But what is solar power, how does it work, and why should you consider it? Let’s take a deep dive into the world of solar energy.
Solar power is an efficient source of renewable energy. It’s one that’s moving society toward a more sustainable, environmentally-conscious future, away from traditional energy generation methods that rely on fossil fuels.
And the benefits don’t stop there. Solar generation also hands the power (pun totally intended) back to you, the home-owner, by enabling you to generate and control your own electricity.
But how does solar power work? What do solar panels actually do? And – because let’s face it, we all need to think about the financial implications – can they really save you money in the long-term?
In this article, we’ll be ‘beaming a light’ onto all of these questions about solar power. We’ll explore the journey energy takes from the sun itself to solar panels, and then into inverters and possibly a home battery. And finally, we’ll lay out the grass roots, practical implications of solar power – both for you personally, and for the planet.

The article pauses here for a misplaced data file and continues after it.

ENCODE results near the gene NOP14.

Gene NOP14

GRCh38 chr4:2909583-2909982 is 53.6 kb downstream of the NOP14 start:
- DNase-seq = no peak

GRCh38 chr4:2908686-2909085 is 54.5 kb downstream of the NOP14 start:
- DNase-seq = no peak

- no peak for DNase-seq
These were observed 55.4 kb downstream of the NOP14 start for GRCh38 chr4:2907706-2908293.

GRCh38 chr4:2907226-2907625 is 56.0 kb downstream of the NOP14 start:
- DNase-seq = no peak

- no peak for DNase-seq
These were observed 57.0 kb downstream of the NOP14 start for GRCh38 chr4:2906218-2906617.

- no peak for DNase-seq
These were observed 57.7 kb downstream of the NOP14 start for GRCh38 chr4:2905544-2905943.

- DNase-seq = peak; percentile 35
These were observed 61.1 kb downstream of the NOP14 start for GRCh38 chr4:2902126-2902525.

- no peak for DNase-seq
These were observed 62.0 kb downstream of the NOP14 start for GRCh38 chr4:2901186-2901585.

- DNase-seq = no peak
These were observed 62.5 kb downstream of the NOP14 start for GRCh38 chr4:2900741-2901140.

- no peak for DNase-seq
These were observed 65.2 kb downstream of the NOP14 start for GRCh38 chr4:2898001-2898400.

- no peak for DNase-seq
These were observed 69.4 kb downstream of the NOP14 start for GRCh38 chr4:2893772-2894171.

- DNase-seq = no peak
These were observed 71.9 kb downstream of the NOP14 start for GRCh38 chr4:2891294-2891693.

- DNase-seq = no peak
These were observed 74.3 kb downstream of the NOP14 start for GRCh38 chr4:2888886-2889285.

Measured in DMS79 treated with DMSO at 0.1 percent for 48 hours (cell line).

Ready? OK, time to talk about all things solar…
First, let’s look at solar energy
Solar energy is simply energy that’s created by the sun. With the right equipment, you can capture it and turn it into usable electricity for your home or business. And it’s currently the planet’s best source of renewable energy.
The total solar energy that Earth’s atmosphere, oceans and land masses absorb is somewhere around 3.85 yottajoules per year. And for those of us whose last maths class was a long time ago, that means ‘3.85 x 10 with TWENTY-ONE zeros following it’ joules.
Need a bit of context for that number? It means we get twice as much solar energy each year as we’ll ever get from every non-renewable earth-based resource (coal, oil, natural gas and mined uranium) combined.
One of the ways that the sun radiates energy is as tiny little packets of light energy called photons. And it’s these photons that many solar power systems aim to harness.